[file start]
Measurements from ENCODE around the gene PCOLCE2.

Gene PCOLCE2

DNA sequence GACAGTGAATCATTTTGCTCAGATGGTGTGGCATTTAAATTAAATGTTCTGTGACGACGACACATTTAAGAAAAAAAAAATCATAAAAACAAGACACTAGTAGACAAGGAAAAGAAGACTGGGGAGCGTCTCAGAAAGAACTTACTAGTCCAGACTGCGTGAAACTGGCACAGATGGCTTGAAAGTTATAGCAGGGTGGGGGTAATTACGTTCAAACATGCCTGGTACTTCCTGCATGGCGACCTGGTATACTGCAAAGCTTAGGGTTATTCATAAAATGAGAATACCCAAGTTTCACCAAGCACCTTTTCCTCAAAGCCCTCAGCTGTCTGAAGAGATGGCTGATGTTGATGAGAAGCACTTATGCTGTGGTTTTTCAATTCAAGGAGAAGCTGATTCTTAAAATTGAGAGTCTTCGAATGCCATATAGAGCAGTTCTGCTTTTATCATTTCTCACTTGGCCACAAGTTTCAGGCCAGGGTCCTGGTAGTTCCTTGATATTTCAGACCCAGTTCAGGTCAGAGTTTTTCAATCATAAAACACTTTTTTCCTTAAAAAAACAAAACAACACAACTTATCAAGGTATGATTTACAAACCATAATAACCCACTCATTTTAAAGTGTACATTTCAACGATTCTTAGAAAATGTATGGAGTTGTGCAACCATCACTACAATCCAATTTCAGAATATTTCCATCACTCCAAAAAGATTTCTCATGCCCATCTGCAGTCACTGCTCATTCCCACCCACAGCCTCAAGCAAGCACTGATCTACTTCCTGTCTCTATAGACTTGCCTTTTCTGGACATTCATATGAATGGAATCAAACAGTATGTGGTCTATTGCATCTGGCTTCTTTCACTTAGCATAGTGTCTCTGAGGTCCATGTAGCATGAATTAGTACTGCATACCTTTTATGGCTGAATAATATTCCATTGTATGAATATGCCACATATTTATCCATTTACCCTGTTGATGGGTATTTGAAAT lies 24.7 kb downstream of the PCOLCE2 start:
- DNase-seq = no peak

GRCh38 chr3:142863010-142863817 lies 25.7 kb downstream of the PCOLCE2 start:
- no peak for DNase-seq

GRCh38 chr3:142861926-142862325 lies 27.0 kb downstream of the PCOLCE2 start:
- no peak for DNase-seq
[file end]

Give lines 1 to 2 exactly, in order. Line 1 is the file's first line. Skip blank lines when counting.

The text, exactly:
Measurements from ENCODE around the gene PCOLCE2.

Gene PCOLCE2